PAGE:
Thursday, October 23, 2014
Much is said about the sophomore curse: when a band that had created such a great debut that they cannot hope to follow up on the second offering. All Them Witches either never got the memo or just don’t give a goddamn. Lightning at the Door is an absolute triumph from the Nashville band, blending spacey, stoned jamming with thundering sonic catastrophe. In a genre often bogged down with the re-hashed riffs from some forgotten resin tainted memory, All Them Witches are smart, determined and as pure as southern moonshine.
“Funereal for a Drunken Bird” lingers in the abyss for the first two minutes; flickering, dancing and, most importantly, burning into a fantastic introductory trip into their slow and brilliant world. When it finally blows out, the devilish boogie of "When God Comes Back” comes crushing into the horizon. Plodding waves of riffs pounce over the rhythmic southern drawl vocals. Blink and you could mistake the whole deal for some unheard Kings of Leon attempt at metal.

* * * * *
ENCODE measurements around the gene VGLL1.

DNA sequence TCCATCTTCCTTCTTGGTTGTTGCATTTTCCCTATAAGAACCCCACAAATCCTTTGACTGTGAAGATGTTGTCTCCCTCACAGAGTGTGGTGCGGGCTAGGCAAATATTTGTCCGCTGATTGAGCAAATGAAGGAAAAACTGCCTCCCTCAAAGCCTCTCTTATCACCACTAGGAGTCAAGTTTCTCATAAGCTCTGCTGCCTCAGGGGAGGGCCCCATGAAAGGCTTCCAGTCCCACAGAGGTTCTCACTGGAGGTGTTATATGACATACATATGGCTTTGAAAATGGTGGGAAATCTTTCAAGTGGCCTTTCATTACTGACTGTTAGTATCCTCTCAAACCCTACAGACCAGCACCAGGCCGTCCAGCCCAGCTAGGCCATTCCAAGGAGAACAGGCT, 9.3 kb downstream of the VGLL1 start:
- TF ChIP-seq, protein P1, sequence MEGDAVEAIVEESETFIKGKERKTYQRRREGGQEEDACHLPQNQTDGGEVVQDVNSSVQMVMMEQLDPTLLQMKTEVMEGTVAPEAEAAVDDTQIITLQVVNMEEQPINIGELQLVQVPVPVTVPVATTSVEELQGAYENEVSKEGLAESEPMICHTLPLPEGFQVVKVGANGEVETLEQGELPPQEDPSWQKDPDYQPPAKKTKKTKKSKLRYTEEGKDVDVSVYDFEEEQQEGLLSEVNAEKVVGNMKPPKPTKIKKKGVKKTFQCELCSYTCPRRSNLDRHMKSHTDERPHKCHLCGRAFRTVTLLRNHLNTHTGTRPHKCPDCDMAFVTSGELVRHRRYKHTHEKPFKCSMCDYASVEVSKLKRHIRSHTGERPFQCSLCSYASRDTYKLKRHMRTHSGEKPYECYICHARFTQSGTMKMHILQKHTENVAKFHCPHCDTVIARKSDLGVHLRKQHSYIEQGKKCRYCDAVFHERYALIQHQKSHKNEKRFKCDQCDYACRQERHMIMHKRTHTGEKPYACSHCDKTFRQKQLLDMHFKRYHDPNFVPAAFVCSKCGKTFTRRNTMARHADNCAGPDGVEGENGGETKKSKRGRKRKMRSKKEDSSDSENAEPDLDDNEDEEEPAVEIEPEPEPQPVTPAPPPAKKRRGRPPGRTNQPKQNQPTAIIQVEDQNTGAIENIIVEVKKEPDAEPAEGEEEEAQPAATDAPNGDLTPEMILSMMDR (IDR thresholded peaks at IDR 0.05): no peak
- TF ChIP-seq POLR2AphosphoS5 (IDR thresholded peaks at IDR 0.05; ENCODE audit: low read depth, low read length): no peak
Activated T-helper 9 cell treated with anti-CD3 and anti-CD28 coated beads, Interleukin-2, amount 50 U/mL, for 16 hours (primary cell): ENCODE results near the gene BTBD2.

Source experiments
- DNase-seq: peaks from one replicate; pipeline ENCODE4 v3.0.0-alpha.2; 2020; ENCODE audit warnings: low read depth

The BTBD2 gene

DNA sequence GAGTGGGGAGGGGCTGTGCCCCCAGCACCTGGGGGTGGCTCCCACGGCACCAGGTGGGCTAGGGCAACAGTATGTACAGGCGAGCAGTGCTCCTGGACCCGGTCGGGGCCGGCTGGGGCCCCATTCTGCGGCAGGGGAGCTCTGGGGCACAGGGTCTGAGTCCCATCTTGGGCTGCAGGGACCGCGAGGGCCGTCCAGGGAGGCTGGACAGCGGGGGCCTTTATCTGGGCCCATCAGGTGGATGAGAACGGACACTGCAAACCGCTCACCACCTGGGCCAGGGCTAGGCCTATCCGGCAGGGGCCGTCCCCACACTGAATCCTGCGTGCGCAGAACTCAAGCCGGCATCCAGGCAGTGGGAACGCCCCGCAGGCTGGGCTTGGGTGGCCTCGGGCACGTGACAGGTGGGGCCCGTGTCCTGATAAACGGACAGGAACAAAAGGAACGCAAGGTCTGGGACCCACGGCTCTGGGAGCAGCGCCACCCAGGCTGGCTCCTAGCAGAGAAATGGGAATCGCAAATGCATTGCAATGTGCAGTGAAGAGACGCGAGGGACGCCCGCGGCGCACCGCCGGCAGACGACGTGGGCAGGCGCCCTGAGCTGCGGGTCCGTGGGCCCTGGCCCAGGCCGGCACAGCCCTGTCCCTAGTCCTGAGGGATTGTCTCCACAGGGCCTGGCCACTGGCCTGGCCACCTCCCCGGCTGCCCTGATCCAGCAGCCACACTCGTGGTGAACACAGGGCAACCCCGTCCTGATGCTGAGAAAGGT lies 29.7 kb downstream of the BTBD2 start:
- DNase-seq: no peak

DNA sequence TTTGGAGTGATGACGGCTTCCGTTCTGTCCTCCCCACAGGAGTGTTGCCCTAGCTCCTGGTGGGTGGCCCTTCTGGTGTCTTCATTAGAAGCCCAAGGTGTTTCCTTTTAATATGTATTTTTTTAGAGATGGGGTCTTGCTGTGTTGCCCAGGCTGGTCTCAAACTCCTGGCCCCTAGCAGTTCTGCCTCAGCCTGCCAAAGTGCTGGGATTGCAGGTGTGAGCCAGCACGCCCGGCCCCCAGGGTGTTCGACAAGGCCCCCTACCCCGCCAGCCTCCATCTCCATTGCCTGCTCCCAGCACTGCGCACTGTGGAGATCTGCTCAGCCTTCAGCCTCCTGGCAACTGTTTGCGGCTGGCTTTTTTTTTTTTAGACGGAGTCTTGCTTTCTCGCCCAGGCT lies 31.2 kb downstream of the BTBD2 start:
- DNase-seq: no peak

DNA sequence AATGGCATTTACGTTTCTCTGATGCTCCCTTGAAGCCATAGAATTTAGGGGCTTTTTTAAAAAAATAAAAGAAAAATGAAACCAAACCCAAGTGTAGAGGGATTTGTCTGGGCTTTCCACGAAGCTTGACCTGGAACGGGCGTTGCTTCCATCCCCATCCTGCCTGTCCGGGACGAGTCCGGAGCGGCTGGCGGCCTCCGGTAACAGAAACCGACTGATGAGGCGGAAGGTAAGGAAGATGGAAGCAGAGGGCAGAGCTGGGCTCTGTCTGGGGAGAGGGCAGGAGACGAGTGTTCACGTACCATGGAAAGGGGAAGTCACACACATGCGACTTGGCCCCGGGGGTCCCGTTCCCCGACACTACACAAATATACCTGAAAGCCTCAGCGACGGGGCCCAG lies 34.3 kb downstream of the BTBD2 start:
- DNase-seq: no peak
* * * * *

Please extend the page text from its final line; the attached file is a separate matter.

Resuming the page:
The weirdness continues on “Swallowed by the Sea” which begins like a lost Fleet Foxes song but turns into a dark, pillaging snake of a jam. Showing how Them Witches can turn off one road and start speeding down another with the change of a note. Recorded entirely live in the same room, Lightning is a look into what music may have been before big business and technology collaborated to kill the rock record; raw, ethereal and down right brilliant.
"Charles William” is a southern rock romp reminiscent of the Brought Lows bar room smokiness and the rebel yell dagger of Lynyrd Skynyrd. When you hear the words “I’m gonna raise the dead” slither out over the lingering melody, it’s hard not to believe these boys have already gone and done that.
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